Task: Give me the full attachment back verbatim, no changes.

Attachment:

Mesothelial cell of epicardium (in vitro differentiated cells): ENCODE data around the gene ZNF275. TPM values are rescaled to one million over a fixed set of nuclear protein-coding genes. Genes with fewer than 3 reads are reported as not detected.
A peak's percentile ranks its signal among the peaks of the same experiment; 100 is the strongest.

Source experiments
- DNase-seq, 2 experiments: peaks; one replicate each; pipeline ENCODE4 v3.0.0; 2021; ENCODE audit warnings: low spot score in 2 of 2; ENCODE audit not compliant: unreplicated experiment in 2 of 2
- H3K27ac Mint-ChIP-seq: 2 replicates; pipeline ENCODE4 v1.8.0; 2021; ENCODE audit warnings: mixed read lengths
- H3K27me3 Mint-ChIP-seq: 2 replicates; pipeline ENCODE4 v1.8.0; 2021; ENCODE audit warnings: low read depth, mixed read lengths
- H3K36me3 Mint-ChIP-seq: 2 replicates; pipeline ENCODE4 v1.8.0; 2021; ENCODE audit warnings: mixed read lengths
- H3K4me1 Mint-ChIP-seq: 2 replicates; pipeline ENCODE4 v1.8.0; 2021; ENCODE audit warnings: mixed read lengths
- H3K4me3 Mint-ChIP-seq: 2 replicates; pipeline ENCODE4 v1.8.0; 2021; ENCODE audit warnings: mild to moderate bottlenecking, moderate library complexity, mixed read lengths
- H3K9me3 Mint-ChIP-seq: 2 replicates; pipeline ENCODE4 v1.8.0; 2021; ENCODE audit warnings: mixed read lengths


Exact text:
Mesothelial cell of epicardium (in vitro differentiated cells): ENCODE data around the gene ZNF275. TPM values are rescaled to one million over a fixed set of nuclear protein-coding genes. Genes with fewer than 3 reads are reported as not detected.
A peak's percentile ranks its signal among the peaks of the same experiment; 100 is the strongest.

Source experiments
- DNase-seq, 2 experiments: peaks; one replicate each; pipeline ENCODE4 v3.0.0; 2021; ENCODE audit warnings: low spot score in 2 of 2; ENCODE audit not compliant: unreplicated experiment in 2 of 2
- H3K27ac Mint-ChIP-seq: 2 replicates; pipeline ENCODE4 v1.8.0; 2021; ENCODE audit warnings: mixed read lengths
- H3K27me3 Mint-ChIP-seq: 2 replicates; pipeline ENCODE4 v1.8.0; 2021; ENCODE audit warnings: low read depth, mixed read lengths
- H3K36me3 Mint-ChIP-seq: 2 replicates; pipeline ENCODE4 v1.8.0; 2021; ENCODE audit warnings: mixed read lengths
- H3K4me1 Mint-ChIP-seq: 2 replicates; pipeline ENCODE4 v1.8.0; 2021; ENCODE audit warnings: mixed read lengths
- H3K4me3 Mint-ChIP-seq: 2 replicates; pipeline ENCODE4 v1.8.0; 2021; ENCODE audit warnings: mild to moderate bottlenecking, moderate library complexity, mixed read lengths
- H3K9me3 Mint-ChIP-seq: 2 replicates; pipeline ENCODE4 v1.8.0; 2021; ENCODE audit warnings: mixed read lengths